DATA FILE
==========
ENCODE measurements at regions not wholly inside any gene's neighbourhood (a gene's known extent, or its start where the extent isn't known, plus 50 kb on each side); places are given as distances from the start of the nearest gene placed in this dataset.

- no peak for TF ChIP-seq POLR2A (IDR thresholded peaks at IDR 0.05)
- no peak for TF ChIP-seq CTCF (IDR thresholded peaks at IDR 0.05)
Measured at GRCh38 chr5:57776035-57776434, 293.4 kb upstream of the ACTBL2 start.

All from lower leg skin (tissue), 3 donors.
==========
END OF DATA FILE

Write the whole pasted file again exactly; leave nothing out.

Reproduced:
ENCODE measurements at regions not wholly inside any gene's neighbourhood (a gene's known extent, or its start where the extent isn't known, plus 50 kb on each side); places are given as distances from the start of the nearest gene placed in this dataset.

- no peak for TF ChIP-seq POLR2A (IDR thresholded peaks at IDR 0.05)
- no peak for TF ChIP-seq CTCF (IDR thresholded peaks at IDR 0.05)
Measured at GRCh38 chr5:57776035-57776434, 293.4 kb upstream of the ACTBL2 start.

All from lower leg skin (tissue), 3 donors.